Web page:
In a comment on my blog, my sister-in-law encouraged me to include the good, the bad, and the ugly. All three categories would be covered simply by describing driving in France. Good - because you are getting ever closer to amazing destinations. Generally, the passing countryside is beautiful, with rolling hills and sometimes mountains in the distance, pockets of the ubiquitous, vivid poppies of Provence growing up against crumbling rock walls, village after village of tile roofs and painted shutters, and azure skies above it all. Bad -because the road signs are confusing at best, contradictory at worst, and frequently no help whatsoever. Ditto our road maps. Distances seem to take much longer to cover than it appears they should, and there are complicated and sometimes death-defying roundabouts everywhere. Ugly - because we are frequently lost or unsure, and Wendy has no qualms about asking - or making me ask - any Tom, Dick, or Harry for directions. This could involve anything from pulling into car dealerships to grill the employees, to yelling "Limoux?" out the car window at a red light. Keep in mind that the people we are asking for help generally speak even less English than we do French, and you begin to get the picture. So far, we have always managed to eventually make it to our intended destinations.
On Tuesday morning, we found the Pont du Gard and spent a fascinating couple of hours hiking on and around this ancient Roman viaduct spanning the Rhone River. It left us scratching our heads in wonderment about its design and construction, since each stone in it apparently weighs two or three tons!
Following that came an extremely frustrating afternoon of driving from there to our B&B near Carcassonne. We had expected our driving in the south of France to be off the main routes. Well...this led to events such as unexpectedly finding ourselves careening around mountainous curves on a very narrow route to Nimes from Montpellier. In Nimes, we learned a lesson about letting oneself be directed to the "centre ville" when trying to bypass a town. We spent about an hour there trying to find our way through to the other side and a main road. We finally stopped to ask some mechanics for directions. When we told them that we did not wish to take the toll autoroute, they stared at as blankly and informed us that any other route would take about four hours. We had expected the whole afternoon's drive to take an hour or two! We obediently adjusted our thinking to taking the autoroute whenever possible, but that did not put an end to our driving misadventures for the day. Our B&B was located in a very small village outside Carcassonne, and one wrong turn took us down the streets of a village with streets so narrow that Wendy was sure that our little car would be wedged between the walls on either side. This was followed by a stop for directions - after which our car would not restart, as it had accidentally been turned off while in reverse. This was eventually put right after a cell phone call to the rental car agency by a helpful local. Our hostess at the B&B insisted that we drive back into Carcassonne to see the castle lit up at night and have a bite to eat. We did so (getting a little lost both ways, of course), then fell into bed mentally exhausted.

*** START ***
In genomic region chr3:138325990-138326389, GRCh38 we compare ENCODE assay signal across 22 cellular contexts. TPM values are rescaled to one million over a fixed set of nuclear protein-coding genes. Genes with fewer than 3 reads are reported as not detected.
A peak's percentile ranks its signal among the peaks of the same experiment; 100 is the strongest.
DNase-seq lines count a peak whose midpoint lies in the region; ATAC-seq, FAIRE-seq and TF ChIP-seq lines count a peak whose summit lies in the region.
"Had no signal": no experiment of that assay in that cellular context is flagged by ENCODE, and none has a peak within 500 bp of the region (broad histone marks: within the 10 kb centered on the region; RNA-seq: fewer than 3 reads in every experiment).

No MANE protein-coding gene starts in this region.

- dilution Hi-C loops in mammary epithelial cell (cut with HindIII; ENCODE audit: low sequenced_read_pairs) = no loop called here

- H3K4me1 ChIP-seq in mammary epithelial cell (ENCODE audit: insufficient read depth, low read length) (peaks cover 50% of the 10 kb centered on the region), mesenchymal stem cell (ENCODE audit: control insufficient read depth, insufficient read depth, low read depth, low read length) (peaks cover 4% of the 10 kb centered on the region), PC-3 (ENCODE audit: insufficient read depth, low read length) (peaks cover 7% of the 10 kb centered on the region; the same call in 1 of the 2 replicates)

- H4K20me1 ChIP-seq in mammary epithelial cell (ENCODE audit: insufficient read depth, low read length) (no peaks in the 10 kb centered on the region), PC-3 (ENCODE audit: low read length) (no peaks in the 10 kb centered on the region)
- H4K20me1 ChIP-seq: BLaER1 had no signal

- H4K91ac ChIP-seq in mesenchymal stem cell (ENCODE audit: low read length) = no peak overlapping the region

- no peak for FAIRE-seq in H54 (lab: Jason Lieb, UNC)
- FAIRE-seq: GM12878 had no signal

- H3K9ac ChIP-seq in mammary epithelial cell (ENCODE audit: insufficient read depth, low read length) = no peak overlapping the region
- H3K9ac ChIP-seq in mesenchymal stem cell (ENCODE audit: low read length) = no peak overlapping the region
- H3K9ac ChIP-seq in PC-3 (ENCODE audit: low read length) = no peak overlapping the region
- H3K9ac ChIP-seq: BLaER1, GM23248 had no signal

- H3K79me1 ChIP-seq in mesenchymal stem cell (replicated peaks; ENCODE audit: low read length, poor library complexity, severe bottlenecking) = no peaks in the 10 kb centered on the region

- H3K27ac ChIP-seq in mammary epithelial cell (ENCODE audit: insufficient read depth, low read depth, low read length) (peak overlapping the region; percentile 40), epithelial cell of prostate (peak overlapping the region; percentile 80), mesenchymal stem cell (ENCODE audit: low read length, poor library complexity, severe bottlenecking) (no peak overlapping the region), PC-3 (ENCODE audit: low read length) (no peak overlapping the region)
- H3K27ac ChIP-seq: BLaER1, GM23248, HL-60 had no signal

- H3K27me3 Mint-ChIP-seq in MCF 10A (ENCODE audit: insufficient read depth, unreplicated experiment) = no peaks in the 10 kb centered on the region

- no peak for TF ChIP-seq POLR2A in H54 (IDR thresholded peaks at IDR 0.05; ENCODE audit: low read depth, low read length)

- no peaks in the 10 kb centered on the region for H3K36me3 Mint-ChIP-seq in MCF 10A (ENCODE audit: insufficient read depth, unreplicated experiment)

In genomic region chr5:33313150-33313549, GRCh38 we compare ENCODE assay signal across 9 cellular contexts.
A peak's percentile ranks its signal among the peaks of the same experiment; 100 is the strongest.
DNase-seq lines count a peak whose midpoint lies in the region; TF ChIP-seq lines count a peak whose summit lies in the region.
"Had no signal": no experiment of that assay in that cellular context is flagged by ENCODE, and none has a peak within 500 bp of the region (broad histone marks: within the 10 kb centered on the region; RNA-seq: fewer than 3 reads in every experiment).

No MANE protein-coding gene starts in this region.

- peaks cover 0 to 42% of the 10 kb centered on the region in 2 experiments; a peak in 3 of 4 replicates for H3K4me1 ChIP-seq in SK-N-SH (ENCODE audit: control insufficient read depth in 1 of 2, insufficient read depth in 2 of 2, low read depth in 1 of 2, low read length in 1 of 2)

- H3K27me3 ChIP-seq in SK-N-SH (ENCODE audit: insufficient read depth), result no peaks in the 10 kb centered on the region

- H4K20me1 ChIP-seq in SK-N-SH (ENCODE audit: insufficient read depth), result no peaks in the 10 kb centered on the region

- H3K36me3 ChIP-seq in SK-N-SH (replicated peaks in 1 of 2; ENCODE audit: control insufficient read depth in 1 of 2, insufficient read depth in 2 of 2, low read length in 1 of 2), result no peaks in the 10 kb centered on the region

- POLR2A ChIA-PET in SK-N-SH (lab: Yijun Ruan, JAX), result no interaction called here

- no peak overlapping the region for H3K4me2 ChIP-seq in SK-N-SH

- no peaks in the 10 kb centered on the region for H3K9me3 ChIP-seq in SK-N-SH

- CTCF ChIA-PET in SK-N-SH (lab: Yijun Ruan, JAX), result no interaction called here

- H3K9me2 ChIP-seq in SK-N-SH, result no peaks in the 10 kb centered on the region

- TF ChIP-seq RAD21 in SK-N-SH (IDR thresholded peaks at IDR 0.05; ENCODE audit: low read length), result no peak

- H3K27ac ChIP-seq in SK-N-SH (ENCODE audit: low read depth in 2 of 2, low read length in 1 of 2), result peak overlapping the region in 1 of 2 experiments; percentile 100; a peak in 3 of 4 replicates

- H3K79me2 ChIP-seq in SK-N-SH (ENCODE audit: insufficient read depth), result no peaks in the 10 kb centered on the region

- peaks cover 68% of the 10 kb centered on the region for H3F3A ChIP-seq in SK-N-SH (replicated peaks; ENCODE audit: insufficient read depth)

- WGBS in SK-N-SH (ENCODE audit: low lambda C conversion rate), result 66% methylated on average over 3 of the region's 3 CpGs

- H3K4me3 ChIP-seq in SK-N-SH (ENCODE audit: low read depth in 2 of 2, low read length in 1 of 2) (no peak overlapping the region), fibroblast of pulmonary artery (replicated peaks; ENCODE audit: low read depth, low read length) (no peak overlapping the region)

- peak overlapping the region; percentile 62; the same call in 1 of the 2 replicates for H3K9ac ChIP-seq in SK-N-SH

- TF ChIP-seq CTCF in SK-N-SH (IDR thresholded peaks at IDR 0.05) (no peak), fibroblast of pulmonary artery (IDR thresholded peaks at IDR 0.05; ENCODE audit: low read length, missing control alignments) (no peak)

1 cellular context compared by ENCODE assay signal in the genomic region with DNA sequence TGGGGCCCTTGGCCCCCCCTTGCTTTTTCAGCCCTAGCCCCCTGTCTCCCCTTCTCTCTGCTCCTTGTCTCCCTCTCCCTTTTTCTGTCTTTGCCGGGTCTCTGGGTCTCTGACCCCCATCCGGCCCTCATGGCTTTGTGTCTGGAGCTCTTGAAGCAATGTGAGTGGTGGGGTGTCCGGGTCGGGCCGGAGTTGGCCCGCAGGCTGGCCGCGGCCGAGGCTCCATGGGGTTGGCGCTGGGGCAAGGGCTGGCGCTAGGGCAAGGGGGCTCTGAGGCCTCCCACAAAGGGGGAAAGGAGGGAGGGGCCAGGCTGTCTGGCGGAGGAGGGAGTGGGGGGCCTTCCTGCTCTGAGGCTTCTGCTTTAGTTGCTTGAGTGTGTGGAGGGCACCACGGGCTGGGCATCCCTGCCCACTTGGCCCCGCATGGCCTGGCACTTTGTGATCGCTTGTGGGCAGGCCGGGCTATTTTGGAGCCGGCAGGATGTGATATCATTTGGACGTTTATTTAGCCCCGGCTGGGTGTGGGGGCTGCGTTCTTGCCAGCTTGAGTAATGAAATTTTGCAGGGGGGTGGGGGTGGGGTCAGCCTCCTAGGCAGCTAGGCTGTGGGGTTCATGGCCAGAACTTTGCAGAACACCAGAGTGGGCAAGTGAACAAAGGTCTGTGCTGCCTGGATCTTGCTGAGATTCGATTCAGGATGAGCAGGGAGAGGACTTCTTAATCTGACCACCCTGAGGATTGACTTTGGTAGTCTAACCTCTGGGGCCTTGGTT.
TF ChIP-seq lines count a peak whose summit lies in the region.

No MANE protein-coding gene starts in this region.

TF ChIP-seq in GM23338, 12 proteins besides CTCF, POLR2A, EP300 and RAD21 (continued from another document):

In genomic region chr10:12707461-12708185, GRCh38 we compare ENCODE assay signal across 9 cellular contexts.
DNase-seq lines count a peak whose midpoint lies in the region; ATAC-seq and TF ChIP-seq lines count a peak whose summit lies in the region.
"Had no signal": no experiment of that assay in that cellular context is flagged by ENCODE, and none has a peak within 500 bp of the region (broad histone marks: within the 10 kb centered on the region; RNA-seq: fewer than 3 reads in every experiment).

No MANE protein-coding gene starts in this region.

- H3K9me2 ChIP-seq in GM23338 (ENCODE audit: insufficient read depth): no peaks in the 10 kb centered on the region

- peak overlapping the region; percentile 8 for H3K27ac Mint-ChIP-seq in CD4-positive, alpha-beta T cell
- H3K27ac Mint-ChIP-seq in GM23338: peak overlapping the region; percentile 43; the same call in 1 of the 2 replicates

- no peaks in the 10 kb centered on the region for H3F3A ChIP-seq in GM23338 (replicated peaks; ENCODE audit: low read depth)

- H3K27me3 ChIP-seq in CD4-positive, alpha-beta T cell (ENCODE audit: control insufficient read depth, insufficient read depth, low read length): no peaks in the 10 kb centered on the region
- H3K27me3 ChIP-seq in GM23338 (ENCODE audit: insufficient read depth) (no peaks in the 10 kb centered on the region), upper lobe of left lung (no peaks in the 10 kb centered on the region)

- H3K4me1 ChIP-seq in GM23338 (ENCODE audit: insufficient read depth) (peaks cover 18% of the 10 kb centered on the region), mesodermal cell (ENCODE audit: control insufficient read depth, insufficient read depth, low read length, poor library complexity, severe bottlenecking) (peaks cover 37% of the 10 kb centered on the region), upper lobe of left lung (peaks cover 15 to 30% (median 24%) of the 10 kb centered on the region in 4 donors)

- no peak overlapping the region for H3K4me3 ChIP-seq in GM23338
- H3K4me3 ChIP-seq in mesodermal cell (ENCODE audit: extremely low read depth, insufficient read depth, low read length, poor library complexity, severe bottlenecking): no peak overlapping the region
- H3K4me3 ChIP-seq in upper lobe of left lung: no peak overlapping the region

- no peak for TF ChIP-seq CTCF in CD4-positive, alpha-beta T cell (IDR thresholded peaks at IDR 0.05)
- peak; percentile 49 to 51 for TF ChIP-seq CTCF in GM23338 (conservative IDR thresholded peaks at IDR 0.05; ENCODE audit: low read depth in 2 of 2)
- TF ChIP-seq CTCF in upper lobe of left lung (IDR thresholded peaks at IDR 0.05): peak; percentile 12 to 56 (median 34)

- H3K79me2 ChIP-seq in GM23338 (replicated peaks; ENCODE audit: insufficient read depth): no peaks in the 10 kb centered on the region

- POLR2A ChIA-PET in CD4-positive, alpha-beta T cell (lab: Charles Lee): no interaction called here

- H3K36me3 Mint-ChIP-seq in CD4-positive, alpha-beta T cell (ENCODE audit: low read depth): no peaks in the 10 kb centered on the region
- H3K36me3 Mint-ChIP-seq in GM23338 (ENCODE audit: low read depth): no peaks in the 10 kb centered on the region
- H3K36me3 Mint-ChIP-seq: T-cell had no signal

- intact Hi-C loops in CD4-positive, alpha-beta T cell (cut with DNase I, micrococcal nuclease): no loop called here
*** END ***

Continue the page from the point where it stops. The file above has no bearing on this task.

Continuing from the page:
The next day we were better able to enjoy the charms of this huge medieval city, now housing within its ancient walls stores, restaurants, and an amazing high-end hotel. We had thoroughly enjoyed our tour, and went to use a washroom on the way out. It was an unusual-looking one with a large metal door like a freezer compartment. A sign outside said that it was cleaned and sterilized after each use. Wendy went in first; when she came out, I entered. After the door had closed behind me, I noticed the toilet seat raising by itself. The next thing I knew, the light went out and spigots in each corner of the room starting spraying across the floor. I huddled in a corner until it stopped and I could open the door, leaving with very wet, but well sterilized feet.